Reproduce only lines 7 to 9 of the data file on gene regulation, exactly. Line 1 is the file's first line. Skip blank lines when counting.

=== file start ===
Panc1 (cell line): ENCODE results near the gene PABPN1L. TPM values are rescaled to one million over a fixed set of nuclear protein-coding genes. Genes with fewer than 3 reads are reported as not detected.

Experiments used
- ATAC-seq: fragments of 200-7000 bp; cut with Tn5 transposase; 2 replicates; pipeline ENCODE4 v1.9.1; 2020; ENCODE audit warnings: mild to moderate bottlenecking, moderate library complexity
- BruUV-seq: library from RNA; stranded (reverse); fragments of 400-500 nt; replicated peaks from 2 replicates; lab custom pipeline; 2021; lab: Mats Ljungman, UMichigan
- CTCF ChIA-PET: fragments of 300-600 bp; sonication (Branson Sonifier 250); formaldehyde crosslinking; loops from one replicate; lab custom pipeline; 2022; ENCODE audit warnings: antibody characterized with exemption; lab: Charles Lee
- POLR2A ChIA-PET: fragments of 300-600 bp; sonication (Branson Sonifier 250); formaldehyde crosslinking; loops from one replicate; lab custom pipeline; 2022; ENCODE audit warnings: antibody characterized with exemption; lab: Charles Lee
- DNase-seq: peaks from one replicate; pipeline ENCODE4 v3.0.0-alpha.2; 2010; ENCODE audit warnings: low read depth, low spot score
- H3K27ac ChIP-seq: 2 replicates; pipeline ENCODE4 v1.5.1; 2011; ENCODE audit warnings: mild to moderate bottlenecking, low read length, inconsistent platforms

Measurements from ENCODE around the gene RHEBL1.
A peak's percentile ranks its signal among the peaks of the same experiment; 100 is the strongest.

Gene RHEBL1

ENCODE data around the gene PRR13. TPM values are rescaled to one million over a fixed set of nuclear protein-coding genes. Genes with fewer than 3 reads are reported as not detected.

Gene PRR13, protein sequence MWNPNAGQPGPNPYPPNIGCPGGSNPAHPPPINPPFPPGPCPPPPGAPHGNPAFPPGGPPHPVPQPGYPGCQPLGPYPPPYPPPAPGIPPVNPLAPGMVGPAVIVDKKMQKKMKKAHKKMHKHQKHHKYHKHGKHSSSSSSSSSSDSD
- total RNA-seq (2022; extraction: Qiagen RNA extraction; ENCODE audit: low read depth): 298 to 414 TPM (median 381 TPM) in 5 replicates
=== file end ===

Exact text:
- DNase-seq: peaks from one replicate; pipeline ENCODE4 v3.0.0-alpha.2; 2010; ENCODE audit warnings: low read depth, low spot score
- H3K27ac ChIP-seq: 2 replicates; pipeline ENCODE4 v1.5.1; 2011; ENCODE audit warnings: mild to moderate bottlenecking, low read length, inconsistent platforms

Measurements from ENCODE around the gene RHEBL1.